Universal Credit calculator: How much can you get? | The Sun

HUNDREDS of thousands of people that are eligible for Universal Credit aren't claiming it.

It's paid monthly and is designed to help you with your living costs.

You qualify even if you're in work and on a low income so is well worth looking into.

The amount you get depends on your personal circumstances, although Policy in Practice estimates that over one million could qualify for awards worth £9,600 on average.

The advantage of Universal Credit is that it combines a number of old-style "legacy benefits" into a single monthly payment.

It means you receive one payment instead of a number of smaller ones which is harder to keep track of.

It can be paid to you twice monthly in some circumstances though, including if you live in Scotland.

The benefit is designed to help people get back into work, so the more you work the more your benefits are impacted.

This is because Universal Credit is subject to the taper rate, which means that for every £1 you earn over a certain allowance, 55p is deducted from your payments.

The rate was reduced from 63p in the Autumn Budget of October 2021 and was a victory for the Sun's campaign to make Universal Credit work.

Universal Credit calculators

TRYING to work out how much Universal Credit you can get can be overwhelming. 

There are so many different elements that can affect your claim that it makes the whole process even more complicated.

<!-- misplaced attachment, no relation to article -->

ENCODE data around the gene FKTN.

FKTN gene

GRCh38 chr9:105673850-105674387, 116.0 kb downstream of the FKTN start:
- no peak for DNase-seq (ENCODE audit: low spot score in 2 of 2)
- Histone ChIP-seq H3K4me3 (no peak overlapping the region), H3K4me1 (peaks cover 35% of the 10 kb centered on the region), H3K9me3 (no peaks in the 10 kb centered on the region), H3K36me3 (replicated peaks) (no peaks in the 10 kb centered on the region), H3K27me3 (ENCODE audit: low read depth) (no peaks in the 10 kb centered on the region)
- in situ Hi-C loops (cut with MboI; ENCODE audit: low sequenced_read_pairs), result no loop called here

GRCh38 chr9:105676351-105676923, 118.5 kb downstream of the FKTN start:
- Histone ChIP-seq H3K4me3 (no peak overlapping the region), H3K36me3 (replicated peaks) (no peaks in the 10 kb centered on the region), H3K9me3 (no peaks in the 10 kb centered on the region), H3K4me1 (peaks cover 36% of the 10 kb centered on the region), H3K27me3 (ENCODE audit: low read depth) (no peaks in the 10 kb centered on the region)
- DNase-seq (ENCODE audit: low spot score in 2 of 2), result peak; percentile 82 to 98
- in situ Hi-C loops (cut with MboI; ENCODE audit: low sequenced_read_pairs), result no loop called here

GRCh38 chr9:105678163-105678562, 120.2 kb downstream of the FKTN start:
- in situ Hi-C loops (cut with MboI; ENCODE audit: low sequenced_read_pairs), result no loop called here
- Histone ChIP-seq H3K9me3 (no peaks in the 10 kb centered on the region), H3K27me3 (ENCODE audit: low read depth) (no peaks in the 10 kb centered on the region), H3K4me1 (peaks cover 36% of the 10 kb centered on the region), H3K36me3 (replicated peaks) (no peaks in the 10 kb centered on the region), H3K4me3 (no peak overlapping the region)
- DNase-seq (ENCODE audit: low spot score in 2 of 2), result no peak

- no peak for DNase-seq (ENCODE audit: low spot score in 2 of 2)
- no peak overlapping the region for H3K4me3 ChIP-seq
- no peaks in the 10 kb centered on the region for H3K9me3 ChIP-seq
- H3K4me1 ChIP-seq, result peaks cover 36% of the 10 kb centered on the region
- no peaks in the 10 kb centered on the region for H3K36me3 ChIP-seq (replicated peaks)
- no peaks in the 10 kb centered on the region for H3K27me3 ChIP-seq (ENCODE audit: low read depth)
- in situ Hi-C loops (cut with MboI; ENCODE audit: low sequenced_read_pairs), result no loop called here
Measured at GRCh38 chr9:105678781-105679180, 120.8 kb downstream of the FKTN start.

There are a number of free calculators that you can use to help you get an estimate, such as Gov.uk, Citizen's Advice, MoneySavingExpert, StepChange and Turn2Us.

You will need:

  • Details of all your income, such as existing benefits, tax credits, earnings from employment and your pensions,
  • Details of your partner's income if you're married, in a civil partnership or living with someone as a couple. You will be assessed as a couple'
  • Information on any savings you have,
  • How much you pay in Council Tax per year and whether you get any discounts, reductions or exemptions,
  • Details of your rent or mortgage payments,
  • Employment and income information about anyone else living with you, such as grown-up children,
  • Details about your Carer's Allowance if you receive it.

You need to make sure that the information is as accurate as possible so that you can get the truest estimate.


How much Universal Credit can I get?

Your individual circumstances will affect how much Universal Credit you receive such as how many children you have, your earnings, and how many people you live with.

But it's also affected by the benefit cap, which limits the amount of welfare you can get.

The benefit cap outside Greater London is:

  • £423.46 per week (£1,835 per month) if you’re in a couple or if you're a single parent and your children live with you